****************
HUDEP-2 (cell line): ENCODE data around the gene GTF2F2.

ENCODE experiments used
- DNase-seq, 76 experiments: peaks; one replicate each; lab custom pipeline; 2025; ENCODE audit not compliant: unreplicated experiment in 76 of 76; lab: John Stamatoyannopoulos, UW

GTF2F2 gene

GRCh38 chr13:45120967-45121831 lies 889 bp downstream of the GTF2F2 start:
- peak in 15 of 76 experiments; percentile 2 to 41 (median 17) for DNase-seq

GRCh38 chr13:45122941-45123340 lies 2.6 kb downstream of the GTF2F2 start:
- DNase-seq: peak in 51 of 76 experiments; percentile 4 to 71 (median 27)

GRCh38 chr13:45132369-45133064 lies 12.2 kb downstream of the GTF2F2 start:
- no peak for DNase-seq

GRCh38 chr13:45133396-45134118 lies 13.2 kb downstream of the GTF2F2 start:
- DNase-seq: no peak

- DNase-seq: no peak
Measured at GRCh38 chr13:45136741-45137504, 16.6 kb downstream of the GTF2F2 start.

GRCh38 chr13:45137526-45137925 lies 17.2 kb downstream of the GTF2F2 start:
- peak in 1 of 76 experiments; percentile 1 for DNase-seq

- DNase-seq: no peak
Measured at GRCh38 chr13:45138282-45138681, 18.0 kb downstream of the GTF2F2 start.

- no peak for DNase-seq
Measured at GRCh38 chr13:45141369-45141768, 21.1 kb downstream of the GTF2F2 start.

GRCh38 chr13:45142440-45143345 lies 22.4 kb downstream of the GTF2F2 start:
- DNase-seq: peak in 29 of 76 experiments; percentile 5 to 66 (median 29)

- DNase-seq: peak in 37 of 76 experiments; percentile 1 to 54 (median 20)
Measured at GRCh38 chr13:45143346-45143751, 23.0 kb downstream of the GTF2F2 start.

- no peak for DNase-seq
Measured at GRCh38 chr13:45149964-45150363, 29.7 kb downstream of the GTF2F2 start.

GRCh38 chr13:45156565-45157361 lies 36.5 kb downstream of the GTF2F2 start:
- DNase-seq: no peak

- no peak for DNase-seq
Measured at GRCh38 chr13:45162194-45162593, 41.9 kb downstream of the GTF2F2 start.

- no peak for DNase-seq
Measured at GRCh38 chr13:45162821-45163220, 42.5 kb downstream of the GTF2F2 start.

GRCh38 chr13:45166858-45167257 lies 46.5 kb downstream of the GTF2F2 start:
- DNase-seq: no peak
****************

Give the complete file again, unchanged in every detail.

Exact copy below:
HUDEP-2 (cell line): ENCODE data around the gene GTF2F2.

ENCODE experiments used
- DNase-seq, 76 experiments: peaks; one replicate each; lab custom pipeline; 2025; ENCODE audit not compliant: unreplicated experiment in 76 of 76; lab: John Stamatoyannopoulos, UW

GTF2F2 gene

GRCh38 chr13:45120967-45121831 lies 889 bp downstream of the GTF2F2 start:
- peak in 15 of 76 experiments; percentile 2 to 41 (median 17) for DNase-seq

GRCh38 chr13:45122941-45123340 lies 2.6 kb downstream of the GTF2F2 start:
- DNase-seq: peak in 51 of 76 experiments; percentile 4 to 71 (median 27)

GRCh38 chr13:45132369-45133064 lies 12.2 kb downstream of the GTF2F2 start:
- no peak for DNase-seq

GRCh38 chr13:45133396-45134118 lies 13.2 kb downstream of the GTF2F2 start:
- DNase-seq: no peak

- DNase-seq: no peak
Measured at GRCh38 chr13:45136741-45137504, 16.6 kb downstream of the GTF2F2 start.

GRCh38 chr13:45137526-45137925 lies 17.2 kb downstream of the GTF2F2 start:
- peak in 1 of 76 experiments; percentile 1 for DNase-seq

- DNase-seq: no peak
Measured at GRCh38 chr13:45138282-45138681, 18.0 kb downstream of the GTF2F2 start.

- no peak for DNase-seq
Measured at GRCh38 chr13:45141369-45141768, 21.1 kb downstream of the GTF2F2 start.

GRCh38 chr13:45142440-45143345 lies 22.4 kb downstream of the GTF2F2 start:
- DNase-seq: peak in 29 of 76 experiments; percentile 5 to 66 (median 29)

- DNase-seq: peak in 37 of 76 experiments; percentile 1 to 54 (median 20)
Measured at GRCh38 chr13:45143346-45143751, 23.0 kb downstream of the GTF2F2 start.

- no peak for DNase-seq
Measured at GRCh38 chr13:45149964-45150363, 29.7 kb downstream of the GTF2F2 start.

GRCh38 chr13:45156565-45157361 lies 36.5 kb downstream of the GTF2F2 start:
- DNase-seq: no peak

- no peak for DNase-seq
Measured at GRCh38 chr13:45162194-45162593, 41.9 kb downstream of the GTF2F2 start.

- no peak for DNase-seq
Measured at GRCh38 chr13:45162821-45163220, 42.5 kb downstream of the GTF2F2 start.

GRCh38 chr13:45166858-45167257 lies 46.5 kb downstream of the GTF2F2 start:
- DNase-seq: no peak